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Shabbat Pesach 5775

P'ninat Mishpat: Disqualifying a Dayan for Having His Lost Item Returned

(based on Chelkat Yaakov, Choshen Mishpat 1)

Case: On the way in to a beit din hearing, one of the litigants found and returned the lost object of one of the dayanim. Does that disqualify the dayan from adjudicating in his case?

 

Ruling: The querying rabbi cited the Tumim (34:18), who compares the disqualification due to a concern of “bribery” to the case of what Reuven is allowed to “receive” from Shimon when Reuven is forbidden due to an oath to receive benefit from Shimon. The Tumim says that in cases in which it is not halachically considered receiving benefit regarding the severe laws of oaths even though one is involved in putting the other in a more advantageous position, it is certainly permitted regarding the less severe laws of concern of indirect bribery. Shimon is allowed to return Reuven’s lost object despite the oath that Reuven may not benefit from Shimon (Nedarim 33a). The logic is that the returner of a lost object is not doing a favor for the owner but is simply following Hashem’s mitzva. Thus one can argue that if a litigant returns a lost object to the judge, the judge is not disqualified.

However, it seems simple to me that it is forbidden for the dayan to act as a judge in this case, although it is possible that this is just as a stringency. This contention is based on a comparison to a case in the gemara (Ketubot 105b). It tells of a dayan who disqualified himself because his sharecropper made his payment a day earlier than required when coming before the dayan/field owner for a hearing even though he was only receiving that which he deserved. Similarly, the gemara tells of Shmuel disqualifying himself because a litigant outstretched his hand to him before a hearing. One could have said that the litigant was not doing a favor to Shmuel but observing the mitzva to show respect to a talmid chacham (see Yoreh Deah 244), and yet Shmuel recused himself. There is a machloket whether these disqualifications were by law or based on chumra.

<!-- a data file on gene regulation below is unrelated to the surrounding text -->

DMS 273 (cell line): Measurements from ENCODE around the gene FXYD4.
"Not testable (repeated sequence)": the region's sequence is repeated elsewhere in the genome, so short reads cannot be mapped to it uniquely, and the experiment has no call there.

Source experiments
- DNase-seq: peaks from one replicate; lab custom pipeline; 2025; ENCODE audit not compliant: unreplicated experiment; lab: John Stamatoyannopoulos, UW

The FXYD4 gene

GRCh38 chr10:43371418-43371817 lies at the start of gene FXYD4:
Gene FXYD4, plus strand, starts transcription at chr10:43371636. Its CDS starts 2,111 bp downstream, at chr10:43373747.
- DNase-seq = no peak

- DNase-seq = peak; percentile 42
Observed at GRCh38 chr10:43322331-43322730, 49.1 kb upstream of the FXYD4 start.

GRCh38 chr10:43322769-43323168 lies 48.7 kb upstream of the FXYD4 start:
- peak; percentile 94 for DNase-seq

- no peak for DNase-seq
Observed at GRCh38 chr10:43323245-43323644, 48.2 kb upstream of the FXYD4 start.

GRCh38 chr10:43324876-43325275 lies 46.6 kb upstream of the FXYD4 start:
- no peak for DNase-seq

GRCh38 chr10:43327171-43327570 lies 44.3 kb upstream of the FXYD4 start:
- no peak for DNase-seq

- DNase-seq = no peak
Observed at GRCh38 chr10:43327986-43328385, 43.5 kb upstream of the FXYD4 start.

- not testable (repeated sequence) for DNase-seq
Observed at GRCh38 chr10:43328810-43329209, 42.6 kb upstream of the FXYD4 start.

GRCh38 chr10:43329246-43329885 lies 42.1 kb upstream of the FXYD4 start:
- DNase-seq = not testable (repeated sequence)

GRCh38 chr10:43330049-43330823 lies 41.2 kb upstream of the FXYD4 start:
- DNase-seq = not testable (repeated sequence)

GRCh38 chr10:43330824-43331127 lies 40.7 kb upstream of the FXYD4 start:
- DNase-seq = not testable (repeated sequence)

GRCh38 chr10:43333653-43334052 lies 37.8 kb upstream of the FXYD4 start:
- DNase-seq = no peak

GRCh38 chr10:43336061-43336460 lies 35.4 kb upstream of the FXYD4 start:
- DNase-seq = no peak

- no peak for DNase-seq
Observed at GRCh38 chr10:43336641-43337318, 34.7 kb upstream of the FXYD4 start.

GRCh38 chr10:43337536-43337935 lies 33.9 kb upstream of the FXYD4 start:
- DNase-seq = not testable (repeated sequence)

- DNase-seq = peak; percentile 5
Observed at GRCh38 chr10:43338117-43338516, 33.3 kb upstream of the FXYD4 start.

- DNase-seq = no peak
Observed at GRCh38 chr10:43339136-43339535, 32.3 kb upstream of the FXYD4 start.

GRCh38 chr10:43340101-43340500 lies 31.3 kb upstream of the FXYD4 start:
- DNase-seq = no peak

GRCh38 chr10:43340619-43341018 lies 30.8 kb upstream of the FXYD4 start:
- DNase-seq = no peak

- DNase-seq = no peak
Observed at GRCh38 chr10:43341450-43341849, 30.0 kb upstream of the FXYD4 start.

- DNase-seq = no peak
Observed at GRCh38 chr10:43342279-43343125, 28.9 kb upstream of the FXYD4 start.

It seems that the Tumim’s leniency applies only to “late bribery,” i.e., benefits that a litigant provides for a dayan after a ruling has already been handed down (see Sanhedrin 27b with Rosh). Just as there is a Rabbinic prohibition against taking voluntary interest even after a loan’s repayment is complete, so too it is forbidden to receive payment from a litigant after the ruling. In that context the Tumim stated his leniency to allow borderline benefits that are not considered benefits in the context of oaths. However, regarding benefits before or during the judicial process, which is a question of a Torah violation and in a setting in which warming of feelings between the two could affect the dayan’s judgment, it does not help that such benefit is permitted concerning oaths. For example, is it possible that a litigant can teach a dayan’s children or pay off his loans (see Nedarim 38)! Such matters are inconceivable when we consider some of the minute things that the gemara says disqualify a dayan. Although the language of the Tumim seems to indicate that he is referring to benefits provided before a ruling, there are indications of textual problems in this Tumim. In any case, it is impossible to be lenient in such a case.  

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